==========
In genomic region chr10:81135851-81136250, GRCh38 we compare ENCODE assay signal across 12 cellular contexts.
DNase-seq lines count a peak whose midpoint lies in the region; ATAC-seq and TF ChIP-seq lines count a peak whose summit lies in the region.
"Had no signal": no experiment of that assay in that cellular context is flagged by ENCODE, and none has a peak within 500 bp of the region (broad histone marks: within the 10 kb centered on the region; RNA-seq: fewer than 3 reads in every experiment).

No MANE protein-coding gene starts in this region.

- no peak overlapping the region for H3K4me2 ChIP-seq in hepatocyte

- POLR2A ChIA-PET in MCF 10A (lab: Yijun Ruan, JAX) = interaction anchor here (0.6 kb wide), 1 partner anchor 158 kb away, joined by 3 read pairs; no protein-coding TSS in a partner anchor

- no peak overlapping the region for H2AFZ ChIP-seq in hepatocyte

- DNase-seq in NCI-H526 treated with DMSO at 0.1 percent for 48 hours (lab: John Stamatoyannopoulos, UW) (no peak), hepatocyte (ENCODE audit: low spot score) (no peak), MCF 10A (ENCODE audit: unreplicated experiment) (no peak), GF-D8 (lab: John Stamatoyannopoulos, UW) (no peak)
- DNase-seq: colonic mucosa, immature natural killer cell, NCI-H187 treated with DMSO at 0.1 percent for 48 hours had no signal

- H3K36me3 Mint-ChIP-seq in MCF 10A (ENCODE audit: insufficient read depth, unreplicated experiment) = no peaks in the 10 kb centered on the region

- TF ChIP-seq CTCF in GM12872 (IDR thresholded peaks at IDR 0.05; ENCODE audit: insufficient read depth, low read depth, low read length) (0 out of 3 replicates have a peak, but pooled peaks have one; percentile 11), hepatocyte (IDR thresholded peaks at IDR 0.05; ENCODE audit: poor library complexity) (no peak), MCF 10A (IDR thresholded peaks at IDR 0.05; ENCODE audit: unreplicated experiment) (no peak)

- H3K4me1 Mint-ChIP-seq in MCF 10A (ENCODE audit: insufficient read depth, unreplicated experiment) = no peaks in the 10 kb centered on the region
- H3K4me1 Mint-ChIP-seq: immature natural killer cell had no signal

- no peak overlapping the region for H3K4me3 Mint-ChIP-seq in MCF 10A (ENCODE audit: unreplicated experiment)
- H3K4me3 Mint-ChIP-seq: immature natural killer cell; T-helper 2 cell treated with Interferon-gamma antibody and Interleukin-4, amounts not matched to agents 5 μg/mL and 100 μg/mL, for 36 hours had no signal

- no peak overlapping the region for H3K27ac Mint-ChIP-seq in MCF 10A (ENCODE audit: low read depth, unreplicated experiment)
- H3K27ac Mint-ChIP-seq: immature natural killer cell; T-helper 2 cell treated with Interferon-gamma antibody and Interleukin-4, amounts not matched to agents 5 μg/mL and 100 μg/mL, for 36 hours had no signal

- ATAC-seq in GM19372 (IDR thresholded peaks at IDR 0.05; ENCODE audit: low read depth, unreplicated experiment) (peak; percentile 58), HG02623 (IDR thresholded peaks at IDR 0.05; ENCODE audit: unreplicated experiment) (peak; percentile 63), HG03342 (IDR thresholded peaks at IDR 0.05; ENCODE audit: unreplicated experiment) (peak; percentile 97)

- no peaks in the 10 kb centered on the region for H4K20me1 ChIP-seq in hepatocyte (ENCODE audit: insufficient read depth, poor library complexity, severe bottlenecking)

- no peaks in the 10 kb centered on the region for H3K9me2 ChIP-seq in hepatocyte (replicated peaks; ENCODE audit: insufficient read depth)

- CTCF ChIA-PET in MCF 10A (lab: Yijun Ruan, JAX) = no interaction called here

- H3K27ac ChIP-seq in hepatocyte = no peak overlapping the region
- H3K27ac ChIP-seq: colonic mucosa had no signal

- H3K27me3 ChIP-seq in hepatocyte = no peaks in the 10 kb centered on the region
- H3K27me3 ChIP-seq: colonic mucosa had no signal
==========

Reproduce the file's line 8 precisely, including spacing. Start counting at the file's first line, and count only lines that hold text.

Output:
- DNase-seq in NCI-H526 treated with DMSO at 0.1 percent for 48 hours (lab: John Stamatoyannopoulos, UW) (no peak), hepatocyte (ENCODE audit: low spot score) (no peak), MCF 10A (ENCODE audit: unreplicated experiment) (no peak), GF-D8 (lab: John Stamatoyannopoulos, UW) (no peak)